What Is a Construction Loan?
Sometimes referred to as a “self build loan,” a construction loan is a loan that is used to finance the construction of a new home or some other type of real estate project. The loan is made to the homebuyer, builder, or developer on a short-term basis to cover the total cost of the construction. Once construction is completed, long-term financing such as a mortgage will replace the construction loan.
How Does a Construction Loan Work?
As with a mortgage, lenders require a minimum down payment of 20% or more. The most challenging factor for the lender in underwriting a construction loan is the absence of collateral, because the home or building has not yet been built. During the application and underwriting process, the borrower will provide the lender with a list of construction details and requirements, known as a “Blue Book.” The borrower must also provide the lender with sufficient proof that the selected builder is a qualified builder.
Once the loan is approved, the term is set, typically one year, and the drawdown schedule is approved. Lenders view construction loans as riskier than a mortgage, because of the lack of collateral, and therefore they usually charge a higher interest rate than they would for a long-term mortgage.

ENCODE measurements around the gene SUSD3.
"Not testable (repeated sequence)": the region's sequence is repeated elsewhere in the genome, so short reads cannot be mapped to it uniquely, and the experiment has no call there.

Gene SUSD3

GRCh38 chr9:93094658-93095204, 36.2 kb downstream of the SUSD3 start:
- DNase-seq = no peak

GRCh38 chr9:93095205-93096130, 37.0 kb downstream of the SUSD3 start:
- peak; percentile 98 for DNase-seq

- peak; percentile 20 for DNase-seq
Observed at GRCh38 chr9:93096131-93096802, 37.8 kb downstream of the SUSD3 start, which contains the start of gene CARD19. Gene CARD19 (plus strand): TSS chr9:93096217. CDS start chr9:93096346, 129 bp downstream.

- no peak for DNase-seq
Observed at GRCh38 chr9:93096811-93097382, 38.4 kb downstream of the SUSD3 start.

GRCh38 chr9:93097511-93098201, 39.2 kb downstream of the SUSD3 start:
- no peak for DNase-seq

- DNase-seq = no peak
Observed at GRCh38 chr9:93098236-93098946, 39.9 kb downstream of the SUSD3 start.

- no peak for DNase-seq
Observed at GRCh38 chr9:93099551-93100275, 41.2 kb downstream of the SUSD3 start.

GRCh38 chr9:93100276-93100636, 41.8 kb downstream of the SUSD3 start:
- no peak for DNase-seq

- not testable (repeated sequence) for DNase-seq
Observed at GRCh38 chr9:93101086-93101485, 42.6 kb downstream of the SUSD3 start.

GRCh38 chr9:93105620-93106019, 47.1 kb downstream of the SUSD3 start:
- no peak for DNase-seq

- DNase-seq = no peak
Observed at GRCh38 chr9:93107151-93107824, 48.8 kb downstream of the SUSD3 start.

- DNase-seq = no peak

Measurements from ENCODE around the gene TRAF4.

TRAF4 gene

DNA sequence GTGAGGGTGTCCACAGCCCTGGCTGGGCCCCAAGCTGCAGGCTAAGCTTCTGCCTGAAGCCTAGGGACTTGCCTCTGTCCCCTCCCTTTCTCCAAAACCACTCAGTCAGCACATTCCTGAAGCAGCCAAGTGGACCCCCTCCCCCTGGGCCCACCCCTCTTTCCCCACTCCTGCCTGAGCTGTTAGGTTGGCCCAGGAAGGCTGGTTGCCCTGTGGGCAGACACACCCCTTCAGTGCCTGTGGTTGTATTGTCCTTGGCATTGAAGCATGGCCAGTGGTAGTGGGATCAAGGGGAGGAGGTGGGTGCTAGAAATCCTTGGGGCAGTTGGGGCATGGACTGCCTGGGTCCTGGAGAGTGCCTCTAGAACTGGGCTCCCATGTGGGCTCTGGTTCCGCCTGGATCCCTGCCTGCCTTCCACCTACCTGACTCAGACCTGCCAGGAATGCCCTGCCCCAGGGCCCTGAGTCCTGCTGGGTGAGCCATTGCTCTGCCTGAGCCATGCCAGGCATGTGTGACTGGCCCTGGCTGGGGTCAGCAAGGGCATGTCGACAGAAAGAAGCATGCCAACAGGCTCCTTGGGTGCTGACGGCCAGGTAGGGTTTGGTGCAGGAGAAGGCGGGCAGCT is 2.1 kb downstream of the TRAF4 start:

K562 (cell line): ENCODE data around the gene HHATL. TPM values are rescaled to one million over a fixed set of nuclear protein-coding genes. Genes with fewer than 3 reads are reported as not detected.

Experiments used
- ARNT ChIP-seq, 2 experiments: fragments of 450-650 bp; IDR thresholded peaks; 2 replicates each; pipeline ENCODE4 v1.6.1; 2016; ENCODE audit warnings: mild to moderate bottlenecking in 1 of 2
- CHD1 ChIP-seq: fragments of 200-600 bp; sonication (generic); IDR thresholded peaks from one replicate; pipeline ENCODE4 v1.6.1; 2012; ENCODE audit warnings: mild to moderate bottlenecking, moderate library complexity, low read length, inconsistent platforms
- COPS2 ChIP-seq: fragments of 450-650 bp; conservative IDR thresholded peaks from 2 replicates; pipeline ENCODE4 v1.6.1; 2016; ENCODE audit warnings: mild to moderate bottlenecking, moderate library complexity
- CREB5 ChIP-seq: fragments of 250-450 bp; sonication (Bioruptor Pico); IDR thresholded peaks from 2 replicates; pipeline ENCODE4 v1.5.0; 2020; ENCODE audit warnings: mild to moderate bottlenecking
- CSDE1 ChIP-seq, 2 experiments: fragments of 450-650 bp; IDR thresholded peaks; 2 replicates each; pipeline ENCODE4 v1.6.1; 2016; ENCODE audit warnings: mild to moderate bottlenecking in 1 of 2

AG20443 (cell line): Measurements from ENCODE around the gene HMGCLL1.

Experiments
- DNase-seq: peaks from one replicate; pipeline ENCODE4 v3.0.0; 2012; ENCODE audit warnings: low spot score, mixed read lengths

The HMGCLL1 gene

Construction loans can be structured in different ways. Lenders may make disbursements directly to the builder or to the borrower. Disbursements may be conditional on completion of project stages. Some construction loans may be set up as interest only, requiring the borrower to make interest payments during the one year term. Some loans require that the full amount, interest and principal, be paid when the project is completed.
Construction Loan vs. Mortgage
The major difference between a mortgage and a construction loan is the term.
A construction loan is short term, typically no more than one year, and is designed to finance the construction of the house or building. Once construction is completed, a mortgage can be used to pay off the construction loan.
The mortgage is usually longer term, 15 years or more, and is secured by the collateral of the property and the building.